I am thrilled with where we are staying, but would not choose a walled city for an extended period. It can be quite dark in the apartment with the narrow roads and high walls around you. I would want a garden to sit in for my morning coffee or to do some art. And I would want to be able to ride a bike. I will look into that.

Day 28, Saturday.

Market day in Sarlat meant there were more tourists than usual in the streets. Vendors set up stalls for blocks selling everything from foi gras to tea towels to produce. Doug and I wandered for a couple hours and picked up some groceries from different stalls and then headed back for lunch and a rest.

The young man at the information centre suggested that we rent a smart phone with headsets to have a private audio tour of Sarlat, instead of a live guide. I wish I would have insisted on a real person, as it was quite frustrating for us this way. There was only one smart phone with both headsets plugged into it which meant we had to go at the same pace, something that we are not good at doing.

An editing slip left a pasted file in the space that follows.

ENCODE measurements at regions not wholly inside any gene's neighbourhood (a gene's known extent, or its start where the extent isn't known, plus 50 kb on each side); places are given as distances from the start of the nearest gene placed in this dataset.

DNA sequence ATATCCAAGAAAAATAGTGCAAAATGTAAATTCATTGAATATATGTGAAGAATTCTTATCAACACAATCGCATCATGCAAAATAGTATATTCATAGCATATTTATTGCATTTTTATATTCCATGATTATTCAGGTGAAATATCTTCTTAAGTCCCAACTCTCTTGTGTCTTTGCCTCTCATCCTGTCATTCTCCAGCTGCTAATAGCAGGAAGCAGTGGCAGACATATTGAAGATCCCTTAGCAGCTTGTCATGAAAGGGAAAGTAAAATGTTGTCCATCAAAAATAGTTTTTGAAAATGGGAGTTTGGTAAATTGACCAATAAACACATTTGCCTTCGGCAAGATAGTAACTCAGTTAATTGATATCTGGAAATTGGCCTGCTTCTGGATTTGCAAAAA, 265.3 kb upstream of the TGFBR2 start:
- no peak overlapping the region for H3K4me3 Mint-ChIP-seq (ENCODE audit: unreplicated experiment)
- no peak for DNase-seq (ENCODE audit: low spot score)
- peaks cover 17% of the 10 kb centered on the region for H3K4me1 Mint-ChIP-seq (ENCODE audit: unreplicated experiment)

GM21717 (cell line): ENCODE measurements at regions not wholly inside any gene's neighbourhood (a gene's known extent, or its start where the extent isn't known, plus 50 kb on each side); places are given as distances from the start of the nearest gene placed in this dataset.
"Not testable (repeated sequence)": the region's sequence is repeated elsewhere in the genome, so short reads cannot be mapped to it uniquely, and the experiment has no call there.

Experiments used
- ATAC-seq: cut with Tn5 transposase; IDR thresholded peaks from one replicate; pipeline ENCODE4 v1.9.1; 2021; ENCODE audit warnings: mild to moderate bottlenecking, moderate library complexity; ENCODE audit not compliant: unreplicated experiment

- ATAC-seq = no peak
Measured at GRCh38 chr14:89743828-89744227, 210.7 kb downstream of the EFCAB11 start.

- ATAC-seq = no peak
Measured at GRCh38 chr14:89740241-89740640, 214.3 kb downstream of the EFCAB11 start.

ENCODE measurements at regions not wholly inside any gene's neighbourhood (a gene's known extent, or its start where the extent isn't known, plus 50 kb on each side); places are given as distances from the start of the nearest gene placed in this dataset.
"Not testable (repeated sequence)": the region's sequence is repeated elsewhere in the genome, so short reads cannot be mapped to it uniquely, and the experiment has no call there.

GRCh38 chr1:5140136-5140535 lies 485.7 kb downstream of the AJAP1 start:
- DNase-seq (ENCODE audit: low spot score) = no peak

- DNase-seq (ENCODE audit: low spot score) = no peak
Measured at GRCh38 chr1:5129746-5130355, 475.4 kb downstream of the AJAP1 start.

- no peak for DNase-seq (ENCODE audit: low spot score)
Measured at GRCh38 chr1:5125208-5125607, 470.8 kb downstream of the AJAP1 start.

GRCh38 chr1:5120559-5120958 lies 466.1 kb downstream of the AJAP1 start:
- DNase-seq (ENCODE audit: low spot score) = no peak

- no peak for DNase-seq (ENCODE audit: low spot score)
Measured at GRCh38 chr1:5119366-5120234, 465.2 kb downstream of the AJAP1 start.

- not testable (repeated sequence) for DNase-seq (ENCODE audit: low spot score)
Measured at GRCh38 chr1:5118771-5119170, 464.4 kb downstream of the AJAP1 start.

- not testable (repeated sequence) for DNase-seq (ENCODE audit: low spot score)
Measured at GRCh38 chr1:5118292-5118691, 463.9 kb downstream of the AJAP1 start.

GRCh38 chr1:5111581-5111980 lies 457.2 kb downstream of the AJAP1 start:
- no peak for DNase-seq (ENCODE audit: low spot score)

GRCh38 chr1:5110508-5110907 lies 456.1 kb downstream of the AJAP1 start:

We did learn a lot about the colourful history of the area however and ended up in nooks and crannies that we probably wouldn't have seen otherwise.

A coffee in the town square to people watch for an hour seemed like the right thing to do, being our last night here. The weather again is just the right temperature.

Back to our room we made some dinner and packed up for our drive north tomorrow to the Loire Valley.

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Day 29.

The drive started out on the smaller secondary roads through some small towns and beautiful scenery. At 1:00 we decided to go into the next town and what a stroke of luck that it happend to be Betrome. A lovely little town on the water which is known as the Venice of the Perigord ( this region of France). We wandered around for about an hour to stretch our legs and explore. There is a huge abbey that rings the bells at 1:30pm and they ring and ring for around half an hour. It sounds beautiful.